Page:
Technology

Social Media & Social Consciousness: 2013 in Review

By Jesse Muhammad -Final Call Social Media- | Last updated: Dec 24, 2013 - 10:45:43 AM

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Like money, social media is a tool that will amplify its possessor.

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Social media has become a weapon in the hands of people seeking to spread relevant information, sparking revolutionary action. Others have continued to engage in perpetual “dumbing down” of the public by disseminating the latest gossip and happenings from scandalous television shows.

Either way, my point: The global impact of social media is clearly not a fad and something that cannot be ignored. In coming years, use of tablets, smart phones and popular social networking sites like Instagram, Twitter, YouTube and Facebook is not expected to slow down. The proper use of technology enables individuals, organizations and corporations to connect directly to like-minded people or a fan base at a more rapid pace.

Coupled with taking action on the ground in 2013, social networking sites served as go-to places used to keep abreast of, weigh-in on, support and disseminate updates about such 2013 events as the Boston Marathon bombing, the federal government shutdown, the controversial verdict in the George Zimmerman trial, the conflict in Syria, and the saga of NSA whistleblower Edward Snowden and exposed racist marketing ads by corporations such as Home Depot.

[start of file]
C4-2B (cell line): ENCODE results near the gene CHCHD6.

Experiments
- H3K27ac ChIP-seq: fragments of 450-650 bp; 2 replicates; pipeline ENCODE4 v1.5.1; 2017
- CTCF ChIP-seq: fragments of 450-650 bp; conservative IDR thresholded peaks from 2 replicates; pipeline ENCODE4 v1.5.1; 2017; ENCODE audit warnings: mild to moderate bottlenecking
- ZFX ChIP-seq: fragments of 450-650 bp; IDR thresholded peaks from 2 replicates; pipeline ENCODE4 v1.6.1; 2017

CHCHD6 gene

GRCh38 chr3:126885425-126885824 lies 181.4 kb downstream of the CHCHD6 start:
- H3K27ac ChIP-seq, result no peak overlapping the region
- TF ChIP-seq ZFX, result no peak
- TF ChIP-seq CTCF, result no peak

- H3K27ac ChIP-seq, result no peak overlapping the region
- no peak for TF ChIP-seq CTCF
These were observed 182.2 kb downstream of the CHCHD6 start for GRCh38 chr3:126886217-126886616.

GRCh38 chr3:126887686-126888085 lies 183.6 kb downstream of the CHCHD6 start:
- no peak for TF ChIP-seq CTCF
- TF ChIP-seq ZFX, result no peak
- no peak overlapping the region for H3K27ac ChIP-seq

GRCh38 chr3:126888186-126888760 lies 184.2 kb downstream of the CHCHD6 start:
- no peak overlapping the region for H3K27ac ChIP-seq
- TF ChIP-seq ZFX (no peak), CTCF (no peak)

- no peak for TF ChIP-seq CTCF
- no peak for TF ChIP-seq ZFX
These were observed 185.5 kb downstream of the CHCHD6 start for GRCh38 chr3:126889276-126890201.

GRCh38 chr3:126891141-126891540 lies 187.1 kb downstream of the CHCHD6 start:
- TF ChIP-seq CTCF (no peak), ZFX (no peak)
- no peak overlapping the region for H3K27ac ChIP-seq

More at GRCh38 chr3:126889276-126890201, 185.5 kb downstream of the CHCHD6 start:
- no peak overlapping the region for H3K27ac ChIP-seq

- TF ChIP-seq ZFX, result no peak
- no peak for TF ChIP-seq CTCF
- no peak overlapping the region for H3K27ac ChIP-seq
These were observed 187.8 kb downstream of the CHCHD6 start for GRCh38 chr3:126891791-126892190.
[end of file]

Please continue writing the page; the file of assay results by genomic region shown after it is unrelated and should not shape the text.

Not to be left out are Paula Deen’s use of the N-word, Rep. Anthony Weiner’s sexting, Toronto Mayor Rob Ford’s crack smoking and Manti Te’o’s fake girlfriend.

It has become almost a staple in today’s journalism for reports to include the reaction of people on social media, in particular the Twitterverse. Digital outrage and heavily circulated petitions have forced corporations to apologize, celebrities to lose jobs and entertainers to see endorsement deals stripped.

During a national crisis, social media becomes a hub by which citizen journalists provide eyewitness accounts and pass on information that can potentially create headlines. Whether it’s a mass shooting or a natural disaster, news organizations, government agencies and law enforcement are in part relying on potential leads from the internet.

According to recent surveys by the Pew Research Center, 50 percent of the public points to the internet as their main source for national and international news. That figure is 71 percent for those between the ages of 18-34. The surveys also found more Americans consume news on their mobile devices and younger people have largely abandoned printed news sources.

Let’s face it, we live in a world of people with their eyes fixated on bright screens, heads tilted at 45-degree angles, earphones locked in, social media feeds streaming and thumbs swerving.

A March 2013 study conducted by the International Data Corporation titled, “Always Connected: How Smartphones and Social Keep Us Engaged,” projected that at least 181 million Americans would own a smartphone by the end of the year. That number is forecast to grow to 222 million over the next four years.